Car reviews - Toyota - FJ Cruiser - 5-dr wagon
Cool styling, value, off-road abilities, open road security, smooth V6 petrol
Room for improvement
No diesel, no manual, overhead grab handles, non-opening rear windows, tight cabin space, no steering wheel reach adjustment, tailgate opening, glovebox opening
9 Mar 2011
BLAH blah blah, typical Toyota-tough 4x4 capability, blah blah! There, that’s the FJ Cruiser’s off-road credentials covered.
And it’s just what you would expect from a Prado-based ladder-frame chassis vehicle with full-time 4WD, a dual-range transmission with an electronically actuated differential lock, short overhangs, and high ground clearance.
Earlier this year, after being taken to the Flinders Ranges to put the latest Toyota SUV through some very demanding courses, we came away extremely impressed by the FJ’s off-road capabilities.
But doubts lingered over the Cruiser’s urban disposition – and whether it was sophisticated and refined enough to meet the expectations of the target audience.
After all, people into retro will need to respond to this Toyota, much the same way as fans of the New Beetle, BMW Mini and Fiat 500 have. They’re a notoriously fickle bunch of buyers, wanting the latest post-modern item on offer.
Did we mention that the FJ Cruiser, built by Hino Trucks in Japan, is already six years old in some overseas markets? Better late than never isn’t always enough.
And for serious off-roaders, there are more high-tech offerings available like the Prado with its terrain-traversing electronics…
As the Elephant Man and Michael Jackson discovered to their dismay, looking different means people will always point and stare at you. And that’s exactly the type of reaction the FJ elicits.
Front-on the old FJ40 heritage is undeniable, and the execution is quite attractive. But the profile and posterior fall into the grotesque category, with weird proportioning, heavy-handed detailing and a general lack of purity – the one thing the original Toyota 4x4 had in spades.
The post-modern parody continues inside, too.
You peer out of the cabin like you might out of a tank, thanks to almost bolt-upright pillars, a letterbox-style slit of a windscreen and a trio of tiny wipers that bring to mind sitting in a truck – from the 1940s.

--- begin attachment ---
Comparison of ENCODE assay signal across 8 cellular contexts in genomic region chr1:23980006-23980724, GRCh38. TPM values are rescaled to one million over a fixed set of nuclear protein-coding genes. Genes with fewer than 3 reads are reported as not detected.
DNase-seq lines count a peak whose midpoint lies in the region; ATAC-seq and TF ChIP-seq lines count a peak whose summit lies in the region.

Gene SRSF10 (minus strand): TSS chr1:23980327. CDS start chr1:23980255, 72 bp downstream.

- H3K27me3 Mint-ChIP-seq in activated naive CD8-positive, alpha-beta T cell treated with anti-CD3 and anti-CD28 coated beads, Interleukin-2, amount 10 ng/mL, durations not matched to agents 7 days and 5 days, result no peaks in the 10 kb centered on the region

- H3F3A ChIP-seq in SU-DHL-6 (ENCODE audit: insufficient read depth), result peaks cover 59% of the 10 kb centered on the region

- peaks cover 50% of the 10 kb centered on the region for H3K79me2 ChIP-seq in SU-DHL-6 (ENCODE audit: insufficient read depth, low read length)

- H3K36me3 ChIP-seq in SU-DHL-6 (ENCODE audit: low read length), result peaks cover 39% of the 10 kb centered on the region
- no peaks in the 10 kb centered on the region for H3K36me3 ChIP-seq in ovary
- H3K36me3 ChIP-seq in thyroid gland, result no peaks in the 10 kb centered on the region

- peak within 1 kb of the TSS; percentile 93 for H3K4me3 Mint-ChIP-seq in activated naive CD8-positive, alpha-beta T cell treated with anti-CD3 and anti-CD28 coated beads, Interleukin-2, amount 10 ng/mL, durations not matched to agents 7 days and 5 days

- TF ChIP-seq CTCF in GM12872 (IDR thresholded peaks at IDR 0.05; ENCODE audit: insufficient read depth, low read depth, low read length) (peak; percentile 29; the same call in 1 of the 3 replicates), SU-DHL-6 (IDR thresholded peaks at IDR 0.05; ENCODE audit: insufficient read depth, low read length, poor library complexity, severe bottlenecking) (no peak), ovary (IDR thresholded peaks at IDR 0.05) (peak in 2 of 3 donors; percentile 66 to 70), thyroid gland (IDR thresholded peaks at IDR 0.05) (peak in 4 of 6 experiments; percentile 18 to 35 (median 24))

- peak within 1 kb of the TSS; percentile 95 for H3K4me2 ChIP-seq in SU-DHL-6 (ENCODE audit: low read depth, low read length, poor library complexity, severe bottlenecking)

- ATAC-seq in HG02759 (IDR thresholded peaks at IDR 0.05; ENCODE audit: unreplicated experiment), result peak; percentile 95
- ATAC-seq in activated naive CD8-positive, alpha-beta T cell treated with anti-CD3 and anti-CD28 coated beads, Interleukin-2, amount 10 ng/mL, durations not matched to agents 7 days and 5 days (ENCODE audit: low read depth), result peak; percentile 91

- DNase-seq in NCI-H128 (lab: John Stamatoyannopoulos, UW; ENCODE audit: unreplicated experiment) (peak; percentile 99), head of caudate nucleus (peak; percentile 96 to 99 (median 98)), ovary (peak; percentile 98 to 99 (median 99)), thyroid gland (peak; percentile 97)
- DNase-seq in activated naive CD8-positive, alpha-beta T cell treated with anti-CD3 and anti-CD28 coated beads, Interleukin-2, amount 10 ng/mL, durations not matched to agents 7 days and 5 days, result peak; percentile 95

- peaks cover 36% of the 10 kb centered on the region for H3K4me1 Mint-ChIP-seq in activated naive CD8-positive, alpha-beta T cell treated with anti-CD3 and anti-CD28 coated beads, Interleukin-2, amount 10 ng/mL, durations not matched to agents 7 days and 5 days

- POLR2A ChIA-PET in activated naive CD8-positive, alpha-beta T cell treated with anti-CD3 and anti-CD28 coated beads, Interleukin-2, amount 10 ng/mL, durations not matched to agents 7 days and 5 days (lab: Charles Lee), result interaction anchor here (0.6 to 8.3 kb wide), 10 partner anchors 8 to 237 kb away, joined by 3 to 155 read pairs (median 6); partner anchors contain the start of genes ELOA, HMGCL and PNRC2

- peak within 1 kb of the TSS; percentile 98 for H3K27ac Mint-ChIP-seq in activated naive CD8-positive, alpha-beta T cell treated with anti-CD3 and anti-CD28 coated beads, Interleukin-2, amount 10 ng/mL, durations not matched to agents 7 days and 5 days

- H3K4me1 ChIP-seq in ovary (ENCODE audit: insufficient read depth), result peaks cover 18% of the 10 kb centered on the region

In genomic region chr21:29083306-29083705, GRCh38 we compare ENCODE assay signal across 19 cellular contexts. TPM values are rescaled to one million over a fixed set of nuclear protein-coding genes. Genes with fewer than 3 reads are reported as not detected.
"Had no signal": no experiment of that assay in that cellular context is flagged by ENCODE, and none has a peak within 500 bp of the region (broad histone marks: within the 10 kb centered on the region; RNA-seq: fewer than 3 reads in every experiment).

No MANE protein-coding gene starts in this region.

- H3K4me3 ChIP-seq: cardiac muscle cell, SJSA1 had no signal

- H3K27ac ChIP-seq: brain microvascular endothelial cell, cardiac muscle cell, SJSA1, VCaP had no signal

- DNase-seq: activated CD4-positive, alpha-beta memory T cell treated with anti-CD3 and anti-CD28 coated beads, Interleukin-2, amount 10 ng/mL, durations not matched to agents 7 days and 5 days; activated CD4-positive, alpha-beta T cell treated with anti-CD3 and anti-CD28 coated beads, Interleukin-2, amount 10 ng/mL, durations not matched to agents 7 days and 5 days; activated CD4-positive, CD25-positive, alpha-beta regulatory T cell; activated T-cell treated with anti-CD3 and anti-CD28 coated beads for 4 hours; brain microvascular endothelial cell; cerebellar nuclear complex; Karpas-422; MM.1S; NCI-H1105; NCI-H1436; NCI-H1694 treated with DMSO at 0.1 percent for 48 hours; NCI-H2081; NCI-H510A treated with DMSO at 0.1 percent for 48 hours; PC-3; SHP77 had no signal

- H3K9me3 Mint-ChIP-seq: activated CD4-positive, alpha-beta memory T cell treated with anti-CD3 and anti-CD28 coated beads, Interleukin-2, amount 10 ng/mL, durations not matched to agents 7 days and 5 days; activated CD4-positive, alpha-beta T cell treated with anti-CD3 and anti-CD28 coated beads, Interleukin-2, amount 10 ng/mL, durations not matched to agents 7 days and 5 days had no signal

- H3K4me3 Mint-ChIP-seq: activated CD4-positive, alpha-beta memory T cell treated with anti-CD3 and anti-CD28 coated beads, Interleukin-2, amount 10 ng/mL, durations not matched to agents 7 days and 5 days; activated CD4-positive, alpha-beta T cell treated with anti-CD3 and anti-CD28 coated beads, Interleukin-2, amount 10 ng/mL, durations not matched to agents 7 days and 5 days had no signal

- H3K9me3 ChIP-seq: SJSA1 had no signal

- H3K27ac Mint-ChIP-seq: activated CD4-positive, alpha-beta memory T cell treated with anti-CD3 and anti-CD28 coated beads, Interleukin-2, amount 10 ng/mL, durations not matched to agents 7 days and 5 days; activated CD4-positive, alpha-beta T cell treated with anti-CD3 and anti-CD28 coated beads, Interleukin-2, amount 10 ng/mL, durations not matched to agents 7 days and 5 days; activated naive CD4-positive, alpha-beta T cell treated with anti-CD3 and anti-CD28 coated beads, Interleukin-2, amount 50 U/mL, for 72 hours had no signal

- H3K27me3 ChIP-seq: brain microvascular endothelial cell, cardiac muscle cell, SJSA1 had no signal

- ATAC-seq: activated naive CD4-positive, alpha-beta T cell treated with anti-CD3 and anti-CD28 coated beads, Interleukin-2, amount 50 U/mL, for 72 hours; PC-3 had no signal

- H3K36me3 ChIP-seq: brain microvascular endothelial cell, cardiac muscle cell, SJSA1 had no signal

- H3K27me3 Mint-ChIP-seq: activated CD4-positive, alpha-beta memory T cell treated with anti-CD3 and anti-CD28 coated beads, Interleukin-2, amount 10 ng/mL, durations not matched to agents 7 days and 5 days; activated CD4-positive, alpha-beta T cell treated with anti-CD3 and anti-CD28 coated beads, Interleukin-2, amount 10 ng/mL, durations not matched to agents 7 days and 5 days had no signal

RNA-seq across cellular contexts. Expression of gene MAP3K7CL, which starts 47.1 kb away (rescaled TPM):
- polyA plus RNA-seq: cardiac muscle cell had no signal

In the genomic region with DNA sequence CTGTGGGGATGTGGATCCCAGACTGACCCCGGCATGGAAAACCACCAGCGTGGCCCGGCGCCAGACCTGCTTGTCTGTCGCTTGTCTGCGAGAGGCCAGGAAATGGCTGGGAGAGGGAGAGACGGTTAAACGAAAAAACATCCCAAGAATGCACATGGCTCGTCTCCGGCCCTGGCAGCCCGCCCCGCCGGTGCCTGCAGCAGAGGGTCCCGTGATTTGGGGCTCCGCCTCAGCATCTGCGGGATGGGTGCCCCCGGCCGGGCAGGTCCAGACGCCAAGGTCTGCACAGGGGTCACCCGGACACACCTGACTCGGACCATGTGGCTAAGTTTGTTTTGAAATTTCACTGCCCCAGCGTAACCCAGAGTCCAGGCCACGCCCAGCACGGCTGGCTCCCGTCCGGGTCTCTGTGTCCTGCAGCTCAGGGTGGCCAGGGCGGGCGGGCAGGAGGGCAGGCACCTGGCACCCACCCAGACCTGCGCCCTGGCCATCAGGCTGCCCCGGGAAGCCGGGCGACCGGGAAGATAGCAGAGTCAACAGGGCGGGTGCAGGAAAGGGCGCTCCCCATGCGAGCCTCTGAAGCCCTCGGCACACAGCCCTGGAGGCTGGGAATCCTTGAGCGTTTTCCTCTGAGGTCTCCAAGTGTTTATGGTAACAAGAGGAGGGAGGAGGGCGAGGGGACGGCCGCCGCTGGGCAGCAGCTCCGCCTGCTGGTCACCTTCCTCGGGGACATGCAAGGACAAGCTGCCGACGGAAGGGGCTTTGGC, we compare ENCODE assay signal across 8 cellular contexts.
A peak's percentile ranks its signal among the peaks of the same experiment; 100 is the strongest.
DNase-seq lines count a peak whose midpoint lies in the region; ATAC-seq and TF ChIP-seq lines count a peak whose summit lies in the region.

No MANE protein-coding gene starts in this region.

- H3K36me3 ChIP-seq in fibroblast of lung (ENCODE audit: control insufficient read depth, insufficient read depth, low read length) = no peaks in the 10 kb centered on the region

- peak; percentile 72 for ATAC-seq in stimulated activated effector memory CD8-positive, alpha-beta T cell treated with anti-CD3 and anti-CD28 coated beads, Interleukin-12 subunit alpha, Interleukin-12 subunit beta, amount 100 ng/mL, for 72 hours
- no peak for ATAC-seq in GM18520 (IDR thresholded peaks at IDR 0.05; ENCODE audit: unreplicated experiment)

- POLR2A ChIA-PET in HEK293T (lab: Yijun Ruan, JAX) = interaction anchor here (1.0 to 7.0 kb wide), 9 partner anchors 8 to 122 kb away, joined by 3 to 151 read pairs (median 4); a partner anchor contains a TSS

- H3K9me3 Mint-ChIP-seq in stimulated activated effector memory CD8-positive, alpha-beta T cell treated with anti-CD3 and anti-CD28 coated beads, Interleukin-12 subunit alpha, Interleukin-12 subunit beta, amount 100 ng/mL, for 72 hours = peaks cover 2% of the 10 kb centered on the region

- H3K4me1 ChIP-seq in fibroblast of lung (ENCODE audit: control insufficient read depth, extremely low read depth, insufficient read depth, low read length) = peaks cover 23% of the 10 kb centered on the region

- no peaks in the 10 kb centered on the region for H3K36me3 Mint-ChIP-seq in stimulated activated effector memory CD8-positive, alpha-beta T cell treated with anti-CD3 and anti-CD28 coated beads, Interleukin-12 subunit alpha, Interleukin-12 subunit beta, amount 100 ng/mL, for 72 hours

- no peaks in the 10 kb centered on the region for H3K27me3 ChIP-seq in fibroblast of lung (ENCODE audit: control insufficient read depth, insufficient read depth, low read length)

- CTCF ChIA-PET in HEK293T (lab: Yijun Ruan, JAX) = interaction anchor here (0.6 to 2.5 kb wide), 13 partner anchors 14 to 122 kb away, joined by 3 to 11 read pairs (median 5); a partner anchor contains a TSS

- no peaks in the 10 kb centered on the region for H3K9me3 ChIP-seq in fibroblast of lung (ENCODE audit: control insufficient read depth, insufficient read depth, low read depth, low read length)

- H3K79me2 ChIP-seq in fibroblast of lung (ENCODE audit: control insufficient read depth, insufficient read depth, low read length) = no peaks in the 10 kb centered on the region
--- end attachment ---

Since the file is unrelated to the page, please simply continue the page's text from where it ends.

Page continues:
Tall, vertical exterior mirrors and a gear lever that looks like it was pinched from a 1972 Valiant underline that feeling, as does a high floor that small children and pets might have trouble clambering up to.
And those fat posts that dot the FJ’s profile do nothing for exterior vision.
Old-school 4WDs certainly seem to have been the inspiration for the fascia, which is blocky, simplistic and very American in flavour and presentation. Adding to the cliche are three gauges you may never refer to – inclinometer, compass and outside temperature readout.
Despite the painted plastic that suggests otherwise, there seems to be little trace of real metal inside the cabin.
Owners of 2004-era Toyotas might recognise the car-like steering wheel (which tilts only, annoyingly), white-faced analogue dials and associated switches, buttons and controls.
The front seats also seem passenger-car/SUV pilfered, although they do an OK job in holding and supporting their occupants.
Designed for flexibility and basic utility, the FJ’s large door handles, vent controls and shift levers that the company points out can be operated with gloves on.
Another bit of yesteryear 4x4 lip service is the fat centre console running between the front seats. Besides housing the dual-range gearbox lever, 12V outlet, traction/diff lock buttons and six blanks, it features three sizeable storage trays and a smaller one for coins and keys.
The rear seat area, though, is a mess. Access is unnecessarily complicated due to the reverse-opening side door that requires the front ones to be open first.
Getting between the rear pillar and front seat requires some fancy footwork, and interestingly, while the front passenger seat folds forward to aid egress, the driver’s seat does not.
That heavy rear-hinged door is a struggle to close on an incline and, once inside, the ambience is slightly oppressive since the square window is so small.
We’re not kidding when we say that the rear bench seems like an afterthought.
No wind-down window, no overhead grab handles (just two oversized items behind the front seat that are admittedly useful for hauling yourself into the car) and no rear air vents make the back seat passengers feel second-rate. Knee and legroom is pretty limited, too.
At least the cushion itself is fairly comfy, aided by ample width and head room, and Toyota does provide a few storage receptacles and an overhead reading light.
Unfortunately, a rear-seat occupant cannot reach the handle for the front door – which has to be opened first, remember – unless they are incredibly acrobatic, willing to clamber in very unladylike fashion over the seats ahead, have stretchable arms or have somebody else ever-present to open the doors for them.